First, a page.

atlas of microsurgery techniques and principles

Partial Medial Rectus Flap

Partial Medial Rectus (PMR) Flap

Anatomic considerations

A partial muscle flap, it is constructed from a medial segment of rectus muscle, with size variation as needed for the reconstruction. The lateral segment of rectus is left in continuity and intact. The pedicle can be very long, making it very versatile for small defects when a long large caliber pedicle is desired.
Not a functional muscle..
Blood supply:
The deep inferior epigastric artery and venae originating on the external iliac vessels just above the inguinal ligament.
Large caliber artery from 2 to 4 millimeters.
The venae are typically paired, common to a common vessel at their draining point on the external iliac. One vein is usually larger and comparable in caliber to the artery.
Pedicle length:
Up to 15 centimeters can be obtained easily.


The partial medial rectus flap provides a small- or medium-sized muscle with blood supply provided by branches of the deep inferior epigastric artery and it's venae. For a long pedicle, the deep inferior epigastric artery can be dissected to the origin on the external iliac artery. Although flap design is straightforward, intramuscular dissection is necessary, similar to the technique required when tracing perforator vessels through a muscle, such as in the DIEP or intramuscular ALT flap. Only a portion of the rectus is taken, and the lateral muscle is left in continuity, leaving functional muscle behind to aid in abdominal wall strength.

Anatomy of the PMR Flap

The flap is fabricated using a portion of the medial rectus muscle. The blood supply to the medial rectus is variable, but the flap can be elevated regardless of the vascular inflow pattern.

The Operative Procedure

A transverse lower abdominal incision is used, keeping the scar in the suprapubic crease. This provides for a more aesthetic donor site outcome and avoids the vertical highly visible scar.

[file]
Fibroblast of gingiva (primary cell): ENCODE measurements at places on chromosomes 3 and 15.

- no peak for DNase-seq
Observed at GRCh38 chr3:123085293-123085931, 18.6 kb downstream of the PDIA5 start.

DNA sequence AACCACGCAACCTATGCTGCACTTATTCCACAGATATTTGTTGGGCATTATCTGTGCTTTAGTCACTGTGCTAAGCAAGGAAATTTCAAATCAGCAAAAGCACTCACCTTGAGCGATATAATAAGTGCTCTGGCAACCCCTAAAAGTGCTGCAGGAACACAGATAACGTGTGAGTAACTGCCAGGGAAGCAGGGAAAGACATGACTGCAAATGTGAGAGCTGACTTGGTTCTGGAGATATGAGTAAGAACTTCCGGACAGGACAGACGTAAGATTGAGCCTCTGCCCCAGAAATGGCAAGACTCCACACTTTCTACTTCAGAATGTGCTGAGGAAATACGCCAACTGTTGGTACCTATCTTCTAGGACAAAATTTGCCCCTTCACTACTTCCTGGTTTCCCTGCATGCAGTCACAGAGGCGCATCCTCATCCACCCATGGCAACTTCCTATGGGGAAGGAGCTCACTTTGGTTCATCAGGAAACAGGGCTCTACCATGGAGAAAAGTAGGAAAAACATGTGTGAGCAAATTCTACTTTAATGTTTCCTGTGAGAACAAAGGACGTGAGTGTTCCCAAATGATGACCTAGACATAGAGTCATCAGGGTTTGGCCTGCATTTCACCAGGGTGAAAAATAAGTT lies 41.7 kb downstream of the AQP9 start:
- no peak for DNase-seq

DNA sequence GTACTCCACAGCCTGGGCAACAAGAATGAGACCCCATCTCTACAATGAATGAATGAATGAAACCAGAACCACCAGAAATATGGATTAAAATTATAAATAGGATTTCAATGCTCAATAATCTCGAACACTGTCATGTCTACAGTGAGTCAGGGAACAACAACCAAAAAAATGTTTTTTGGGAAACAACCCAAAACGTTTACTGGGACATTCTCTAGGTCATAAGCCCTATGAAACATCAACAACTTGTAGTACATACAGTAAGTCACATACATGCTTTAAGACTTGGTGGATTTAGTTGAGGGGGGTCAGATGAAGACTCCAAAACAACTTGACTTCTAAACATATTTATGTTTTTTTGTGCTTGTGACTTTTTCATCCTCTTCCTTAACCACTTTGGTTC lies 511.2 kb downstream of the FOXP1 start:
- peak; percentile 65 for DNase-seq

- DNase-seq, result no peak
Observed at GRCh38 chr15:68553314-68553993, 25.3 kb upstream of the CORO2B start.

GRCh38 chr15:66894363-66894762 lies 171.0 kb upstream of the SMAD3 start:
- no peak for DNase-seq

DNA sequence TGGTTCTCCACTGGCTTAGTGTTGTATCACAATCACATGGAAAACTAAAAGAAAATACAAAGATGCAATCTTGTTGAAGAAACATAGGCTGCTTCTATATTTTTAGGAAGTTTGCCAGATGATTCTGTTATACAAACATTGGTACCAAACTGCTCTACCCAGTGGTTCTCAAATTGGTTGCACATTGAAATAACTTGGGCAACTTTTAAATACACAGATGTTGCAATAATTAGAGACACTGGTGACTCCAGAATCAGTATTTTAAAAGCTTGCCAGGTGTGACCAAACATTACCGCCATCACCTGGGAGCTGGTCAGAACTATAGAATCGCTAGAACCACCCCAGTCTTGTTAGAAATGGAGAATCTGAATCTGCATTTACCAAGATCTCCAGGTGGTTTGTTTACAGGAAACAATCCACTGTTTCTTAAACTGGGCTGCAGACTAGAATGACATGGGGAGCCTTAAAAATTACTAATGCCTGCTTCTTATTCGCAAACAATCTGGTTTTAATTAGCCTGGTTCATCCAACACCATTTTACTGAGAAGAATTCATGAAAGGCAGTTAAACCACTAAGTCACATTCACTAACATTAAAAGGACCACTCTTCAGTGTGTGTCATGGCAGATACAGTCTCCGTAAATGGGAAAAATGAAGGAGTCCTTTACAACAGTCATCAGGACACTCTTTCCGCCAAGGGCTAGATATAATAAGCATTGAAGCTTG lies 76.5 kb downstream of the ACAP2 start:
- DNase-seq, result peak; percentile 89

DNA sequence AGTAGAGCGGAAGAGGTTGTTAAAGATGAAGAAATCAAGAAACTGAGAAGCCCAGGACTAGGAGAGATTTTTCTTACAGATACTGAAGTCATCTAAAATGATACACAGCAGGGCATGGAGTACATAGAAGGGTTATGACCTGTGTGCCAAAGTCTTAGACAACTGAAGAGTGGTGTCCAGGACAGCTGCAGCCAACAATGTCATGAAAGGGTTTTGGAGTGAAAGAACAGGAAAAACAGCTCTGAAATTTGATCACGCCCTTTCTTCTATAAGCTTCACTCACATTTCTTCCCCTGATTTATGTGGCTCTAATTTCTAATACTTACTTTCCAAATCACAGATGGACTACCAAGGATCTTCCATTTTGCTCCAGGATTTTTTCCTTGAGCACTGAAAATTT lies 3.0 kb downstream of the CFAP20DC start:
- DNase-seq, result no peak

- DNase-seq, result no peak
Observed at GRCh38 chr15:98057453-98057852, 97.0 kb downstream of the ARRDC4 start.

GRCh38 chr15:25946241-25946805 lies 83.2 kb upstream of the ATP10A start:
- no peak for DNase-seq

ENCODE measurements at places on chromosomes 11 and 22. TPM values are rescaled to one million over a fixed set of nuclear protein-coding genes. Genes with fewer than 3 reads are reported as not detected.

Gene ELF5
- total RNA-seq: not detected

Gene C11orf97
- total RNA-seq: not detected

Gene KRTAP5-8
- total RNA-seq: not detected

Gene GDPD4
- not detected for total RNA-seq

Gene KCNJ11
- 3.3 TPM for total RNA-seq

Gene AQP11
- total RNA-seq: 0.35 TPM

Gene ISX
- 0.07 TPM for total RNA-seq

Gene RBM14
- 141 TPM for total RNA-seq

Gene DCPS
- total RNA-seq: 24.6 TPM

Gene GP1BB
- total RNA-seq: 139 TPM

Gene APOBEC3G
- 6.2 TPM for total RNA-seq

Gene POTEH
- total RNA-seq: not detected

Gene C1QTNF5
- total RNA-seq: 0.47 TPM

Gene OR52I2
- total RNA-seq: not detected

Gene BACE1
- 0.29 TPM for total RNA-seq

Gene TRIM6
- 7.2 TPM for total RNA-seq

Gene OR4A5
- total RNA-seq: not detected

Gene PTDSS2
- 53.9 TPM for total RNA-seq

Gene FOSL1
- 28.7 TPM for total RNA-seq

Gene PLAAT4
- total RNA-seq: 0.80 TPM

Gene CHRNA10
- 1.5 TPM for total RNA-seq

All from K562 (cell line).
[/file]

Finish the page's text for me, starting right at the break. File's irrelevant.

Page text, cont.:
PMR Flap

A transverse lower abdominal incision is used. This helps to conceal the scar and is more aesthetic than a vertical incision.

The abdominal wall is elevated superficial to the rectus fascia, like an abdominoplasty. Perforators are ligated or coagulated and the rectus fascia is exposed where the muscle harvest is to be performed. If a longer pedicle is desired, the muscle can be harvested higher up, in which case the stalk of the umbilicus can be transected and then re-attached at time of closure.

Exposing the Rectus Fascia

The lower abdominal wall is elevated superficial to the rectus fascia

A vertical incision is made in the rectus fascia over the central or medial muscle. The deep inferior epigastric vessels can be visualized if desired, but we do not usually dissect laterally superficial to muscle.

Exposing the Rectus Muscle and Pedicle

The medial rectus muscle is exposed. Looks for the deep inferior epigastric vessels laterally is optional.

An area is outlined with a marking pen, depending on the size of muscle necessary in the recipient area. Remember that the muscle will contract when transected and get wider.

A Potential PMR Site

The flap area is outlined in yellow. The longitudinal line is split to identify transverse branches to the medial muscle.

A split is made in the rectus muscle longitudinally, sparing transverse vascular branches. A large transverse vessel is found, or the deep inferior epigastric artery may be right below or medial. The flap may be redesigned superiorly or inferiorly if the nourishing branch is high or low.

Identifying the Pedicle to the PMR

The transverse branches to the medial muscle are found. The largest branch is used to peruse the flap. This branch is then traced to its origin on the deep inferior epigastric vessels.

After the vascular branches are found, the superior and inferior part of the flap are transected. We usually perform this with the bipolar electrocautery.

The Upper and Lower Muscle Incisions are Made

The superior and inferior flap are transected and the flap is isolated on the deep inferior epigastric vessels.

The pedicle of the flap is then traced as long as needed. We picture it here below passed laterally under the muscle. It does not need to be passed laterally.

The PMR Flap is Isolated

The flap can be passed underneath the lateral rectus to gain pedicle length to the origin of the deep inferior epigastric vessels on the external iliac system.

Suction drains are placed and the wound is closed in layers. If desired, a mini-abdominoplasty can be performed and the resected skin can be used for the skin graft.